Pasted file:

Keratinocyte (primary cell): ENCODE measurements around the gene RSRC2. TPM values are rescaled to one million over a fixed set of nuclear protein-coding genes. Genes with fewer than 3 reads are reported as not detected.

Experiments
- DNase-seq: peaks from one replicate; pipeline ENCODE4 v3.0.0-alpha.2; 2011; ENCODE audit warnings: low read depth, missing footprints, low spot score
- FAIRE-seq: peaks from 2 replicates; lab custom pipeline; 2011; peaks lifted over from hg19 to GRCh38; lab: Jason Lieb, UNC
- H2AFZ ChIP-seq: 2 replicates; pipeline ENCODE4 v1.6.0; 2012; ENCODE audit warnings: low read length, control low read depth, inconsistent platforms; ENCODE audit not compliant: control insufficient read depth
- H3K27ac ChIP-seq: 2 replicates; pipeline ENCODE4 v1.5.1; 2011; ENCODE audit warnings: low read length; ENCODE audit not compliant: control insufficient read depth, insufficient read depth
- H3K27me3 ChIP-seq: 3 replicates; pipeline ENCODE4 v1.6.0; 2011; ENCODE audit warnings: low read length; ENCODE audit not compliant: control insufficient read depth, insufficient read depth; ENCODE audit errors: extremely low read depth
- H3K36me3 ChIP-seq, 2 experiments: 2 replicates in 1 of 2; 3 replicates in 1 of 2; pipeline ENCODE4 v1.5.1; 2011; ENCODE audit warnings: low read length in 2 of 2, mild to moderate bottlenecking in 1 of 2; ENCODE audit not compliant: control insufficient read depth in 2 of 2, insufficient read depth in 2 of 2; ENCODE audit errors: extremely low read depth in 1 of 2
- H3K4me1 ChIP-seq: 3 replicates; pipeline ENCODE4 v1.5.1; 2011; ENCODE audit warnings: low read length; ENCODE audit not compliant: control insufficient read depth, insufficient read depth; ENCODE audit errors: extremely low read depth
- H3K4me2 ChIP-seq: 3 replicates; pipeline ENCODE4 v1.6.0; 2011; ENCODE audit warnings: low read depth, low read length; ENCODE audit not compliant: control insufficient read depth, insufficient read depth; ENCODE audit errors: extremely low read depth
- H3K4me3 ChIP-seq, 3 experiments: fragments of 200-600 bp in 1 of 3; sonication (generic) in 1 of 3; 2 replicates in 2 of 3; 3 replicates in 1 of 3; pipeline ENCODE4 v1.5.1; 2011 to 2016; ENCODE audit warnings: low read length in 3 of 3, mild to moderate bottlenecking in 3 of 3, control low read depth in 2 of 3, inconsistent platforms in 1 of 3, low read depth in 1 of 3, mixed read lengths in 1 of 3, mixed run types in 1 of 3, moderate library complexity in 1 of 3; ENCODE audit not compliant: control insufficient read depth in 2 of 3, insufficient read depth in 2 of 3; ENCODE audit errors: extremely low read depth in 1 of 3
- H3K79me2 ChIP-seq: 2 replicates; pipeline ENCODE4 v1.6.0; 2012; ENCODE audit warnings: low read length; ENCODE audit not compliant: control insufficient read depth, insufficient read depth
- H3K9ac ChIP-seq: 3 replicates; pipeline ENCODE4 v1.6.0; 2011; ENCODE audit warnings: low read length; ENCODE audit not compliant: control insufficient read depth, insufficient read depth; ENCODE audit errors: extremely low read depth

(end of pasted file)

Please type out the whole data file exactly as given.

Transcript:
Keratinocyte (primary cell): ENCODE measurements around the gene RSRC2. TPM values are rescaled to one million over a fixed set of nuclear protein-coding genes. Genes with fewer than 3 reads are reported as not detected.

Experiments
- DNase-seq: peaks from one replicate; pipeline ENCODE4 v3.0.0-alpha.2; 2011; ENCODE audit warnings: low read depth, missing footprints, low spot score
- FAIRE-seq: peaks from 2 replicates; lab custom pipeline; 2011; peaks lifted over from hg19 to GRCh38; lab: Jason Lieb, UNC
- H2AFZ ChIP-seq: 2 replicates; pipeline ENCODE4 v1.6.0; 2012; ENCODE audit warnings: low read length, control low read depth, inconsistent platforms; ENCODE audit not compliant: control insufficient read depth
- H3K27ac ChIP-seq: 2 replicates; pipeline ENCODE4 v1.5.1; 2011; ENCODE audit warnings: low read length; ENCODE audit not compliant: control insufficient read depth, insufficient read depth
- H3K27me3 ChIP-seq: 3 replicates; pipeline ENCODE4 v1.6.0; 2011; ENCODE audit warnings: low read length; ENCODE audit not compliant: control insufficient read depth, insufficient read depth; ENCODE audit errors: extremely low read depth
- H3K36me3 ChIP-seq, 2 experiments: 2 replicates in 1 of 2; 3 replicates in 1 of 2; pipeline ENCODE4 v1.5.1; 2011; ENCODE audit warnings: low read length in 2 of 2, mild to moderate bottlenecking in 1 of 2; ENCODE audit not compliant: control insufficient read depth in 2 of 2, insufficient read depth in 2 of 2; ENCODE audit errors: extremely low read depth in 1 of 2
- H3K4me1 ChIP-seq: 3 replicates; pipeline ENCODE4 v1.5.1; 2011; ENCODE audit warnings: low read length; ENCODE audit not compliant: control insufficient read depth, insufficient read depth; ENCODE audit errors: extremely low read depth
- H3K4me2 ChIP-seq: 3 replicates; pipeline ENCODE4 v1.6.0; 2011; ENCODE audit warnings: low read depth, low read length; ENCODE audit not compliant: control insufficient read depth, insufficient read depth; ENCODE audit errors: extremely low read depth
- H3K4me3 ChIP-seq, 3 experiments: fragments of 200-600 bp in 1 of 3; sonication (generic) in 1 of 3; 2 replicates in 2 of 3; 3 replicates in 1 of 3; pipeline ENCODE4 v1.5.1; 2011 to 2016; ENCODE audit warnings: low read length in 3 of 3, mild to moderate bottlenecking in 3 of 3, control low read depth in 2 of 3, inconsistent platforms in 1 of 3, low read depth in 1 of 3, mixed read lengths in 1 of 3, mixed run types in 1 of 3, moderate library complexity in 1 of 3; ENCODE audit not compliant: control insufficient read depth in 2 of 3, insufficient read depth in 2 of 3; ENCODE audit errors: extremely low read depth in 1 of 3
- H3K79me2 ChIP-seq: 2 replicates; pipeline ENCODE4 v1.6.0; 2012; ENCODE audit warnings: low read length; ENCODE audit not compliant: control insufficient read depth, insufficient read depth
- H3K9ac ChIP-seq: 3 replicates; pipeline ENCODE4 v1.6.0; 2011; ENCODE audit warnings: low read length; ENCODE audit not compliant: control insufficient read depth, insufficient read depth; ENCODE audit errors: extremely low read depth